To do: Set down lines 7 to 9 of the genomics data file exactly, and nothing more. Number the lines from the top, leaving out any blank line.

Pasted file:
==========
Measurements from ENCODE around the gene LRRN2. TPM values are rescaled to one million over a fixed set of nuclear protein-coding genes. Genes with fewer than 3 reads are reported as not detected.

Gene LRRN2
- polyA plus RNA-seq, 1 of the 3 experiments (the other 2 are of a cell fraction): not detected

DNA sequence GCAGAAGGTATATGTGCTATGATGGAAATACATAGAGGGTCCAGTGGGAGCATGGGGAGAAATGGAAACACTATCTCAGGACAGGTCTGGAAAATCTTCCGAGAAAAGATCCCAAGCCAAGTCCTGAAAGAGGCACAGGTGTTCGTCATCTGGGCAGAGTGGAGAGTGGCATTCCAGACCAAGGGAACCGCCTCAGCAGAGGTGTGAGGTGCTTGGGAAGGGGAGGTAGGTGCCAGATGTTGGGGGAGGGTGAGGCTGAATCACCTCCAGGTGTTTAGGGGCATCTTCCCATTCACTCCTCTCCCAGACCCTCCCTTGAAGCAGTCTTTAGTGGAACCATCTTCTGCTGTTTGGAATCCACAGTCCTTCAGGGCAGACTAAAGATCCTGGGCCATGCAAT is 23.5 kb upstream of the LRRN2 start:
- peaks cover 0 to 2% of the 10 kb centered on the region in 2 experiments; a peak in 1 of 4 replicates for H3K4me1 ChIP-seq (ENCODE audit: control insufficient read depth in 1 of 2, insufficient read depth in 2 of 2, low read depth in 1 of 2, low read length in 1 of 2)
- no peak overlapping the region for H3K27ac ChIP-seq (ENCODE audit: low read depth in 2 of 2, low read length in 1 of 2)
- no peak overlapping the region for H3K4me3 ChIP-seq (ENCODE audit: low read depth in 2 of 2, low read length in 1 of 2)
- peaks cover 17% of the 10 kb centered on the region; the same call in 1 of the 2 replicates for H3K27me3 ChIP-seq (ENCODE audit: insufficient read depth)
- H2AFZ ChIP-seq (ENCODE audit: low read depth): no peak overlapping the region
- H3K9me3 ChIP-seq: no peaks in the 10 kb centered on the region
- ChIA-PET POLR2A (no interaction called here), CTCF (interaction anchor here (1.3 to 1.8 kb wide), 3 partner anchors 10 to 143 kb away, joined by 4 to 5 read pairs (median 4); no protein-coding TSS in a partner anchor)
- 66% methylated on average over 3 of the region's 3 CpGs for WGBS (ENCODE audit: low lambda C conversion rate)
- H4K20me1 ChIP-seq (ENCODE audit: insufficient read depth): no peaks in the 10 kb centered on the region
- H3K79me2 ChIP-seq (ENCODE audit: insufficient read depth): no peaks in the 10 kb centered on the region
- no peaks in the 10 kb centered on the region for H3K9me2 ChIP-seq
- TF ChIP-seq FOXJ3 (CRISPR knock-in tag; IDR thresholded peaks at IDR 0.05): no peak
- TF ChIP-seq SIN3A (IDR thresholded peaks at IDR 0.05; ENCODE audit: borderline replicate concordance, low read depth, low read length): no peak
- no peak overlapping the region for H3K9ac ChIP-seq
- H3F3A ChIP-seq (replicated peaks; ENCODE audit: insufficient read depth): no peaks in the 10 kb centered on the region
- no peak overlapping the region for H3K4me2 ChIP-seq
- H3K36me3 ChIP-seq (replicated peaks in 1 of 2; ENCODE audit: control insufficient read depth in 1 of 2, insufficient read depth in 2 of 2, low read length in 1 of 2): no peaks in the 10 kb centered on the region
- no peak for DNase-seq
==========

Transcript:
- no peak overlapping the region for H3K4me3 ChIP-seq (ENCODE audit: low read depth in 2 of 2, low read length in 1 of 2)
- peaks cover 17% of the 10 kb centered on the region; the same call in 1 of the 2 replicates for H3K27me3 ChIP-seq (ENCODE audit: insufficient read depth)
- H2AFZ ChIP-seq (ENCODE audit: low read depth): no peak overlapping the region